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Madrid, June30: A judge at Spain’s national court on Friday ordered the arraignment of a former president of Catalan football giants FC Barcelona and his wife on charges of money laundering, belonging to a criminal organisation and embezzling funds from Brazil’s football federation, CBF.
Judge Carmen Lamela said in a court finding that Sandro Rosell, his spouse Marta Pineda, their attorney from the tiny Pyrenean enclave and tax haven of Andorra, Joan Besolí as well as another three individuals had all been accused of various corruption crimes as they allegedly conspired to divert capital from the CBF reserved for the broadcasting rights of Brazil’s national team and its various sponsorship deals, reports Efe.
“In her summing up, the judge focused on two operations that were investigated, where Rosell’s organization, called Ailanto, proceeded to conceal amounts of money that had been unlawfully siphoned off by Ricardo Terra Teixeira, the former president of the CBF,” a court statement explaining Lamela’s findings said.
“These operations were linked to the sale of broadcasting rights of 24 games of the Brazilian national soccer team and a sponsorship contract also signed by the CBF with the Nike sports brand,” the statement added.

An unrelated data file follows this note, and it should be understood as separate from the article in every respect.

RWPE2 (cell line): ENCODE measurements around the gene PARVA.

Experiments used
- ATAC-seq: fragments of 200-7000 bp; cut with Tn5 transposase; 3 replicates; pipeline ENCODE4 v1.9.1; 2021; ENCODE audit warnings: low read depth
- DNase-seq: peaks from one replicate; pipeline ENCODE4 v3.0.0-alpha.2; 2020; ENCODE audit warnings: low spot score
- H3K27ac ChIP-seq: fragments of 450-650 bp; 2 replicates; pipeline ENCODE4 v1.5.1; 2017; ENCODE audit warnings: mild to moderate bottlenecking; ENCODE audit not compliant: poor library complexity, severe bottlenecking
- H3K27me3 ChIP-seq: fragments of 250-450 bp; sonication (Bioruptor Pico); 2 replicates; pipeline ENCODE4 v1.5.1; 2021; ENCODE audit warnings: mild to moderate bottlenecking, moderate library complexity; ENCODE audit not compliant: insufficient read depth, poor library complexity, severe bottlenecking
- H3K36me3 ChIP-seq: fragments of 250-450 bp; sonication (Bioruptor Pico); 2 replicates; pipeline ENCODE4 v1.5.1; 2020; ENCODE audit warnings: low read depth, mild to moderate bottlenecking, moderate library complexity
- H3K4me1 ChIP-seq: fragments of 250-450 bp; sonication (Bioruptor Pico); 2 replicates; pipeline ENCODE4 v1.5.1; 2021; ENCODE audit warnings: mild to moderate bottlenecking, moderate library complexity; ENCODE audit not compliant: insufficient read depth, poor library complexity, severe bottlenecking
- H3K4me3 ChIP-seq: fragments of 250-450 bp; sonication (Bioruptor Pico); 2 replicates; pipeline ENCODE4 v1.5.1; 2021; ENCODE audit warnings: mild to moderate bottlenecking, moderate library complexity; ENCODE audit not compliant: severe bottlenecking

Lamela said that it had been conclusively proven that the six accused, who are now set to face trial, belonged to a criminal organization and carried out at least two illegal operations aimed at hiding funds embezzled from the CBF by Teixeira, himself embroiled in several large-scale corruption scandals, some of which were linked to disgraced ex-FIFA boss Sepp Blatter.
In 2012, a Swiss prosecutor’s report said that Teixeira, along with his father-in-law, had accepted more than $41 million in bribes while he was a member of FIFA’s Executive Committee.
Lamela said there was proof that Teixeira had signed contracts using a complex series of companies, including some based in the Cayman Islands belonging to Saudi Arabian entrepreneur Saleh Kamel, in a bid to conceal siphoned-off funds.
The evidence pointed to Rosell being a beneficiary of illicit payments, and that both he and his wife received a total of 6.58 million euros ($7.7 million) from November 2010-January 2011 in five separate bank transfers.
Lamela cited that Rosell’s explanations had not coincided with the facts uncovered by the investigation.
“Hence, as has been detailed, Rosell between 2007 and 2011 had performed financial operations that tended to obscure the true origin and ownership of funds summing up to 14,973,328 euros,” Lamela’s findings said.
The court said Lamela’s findings had been sent to Spain’s Prosecutor, although there was a three-day right of appeal before proceedings should begin.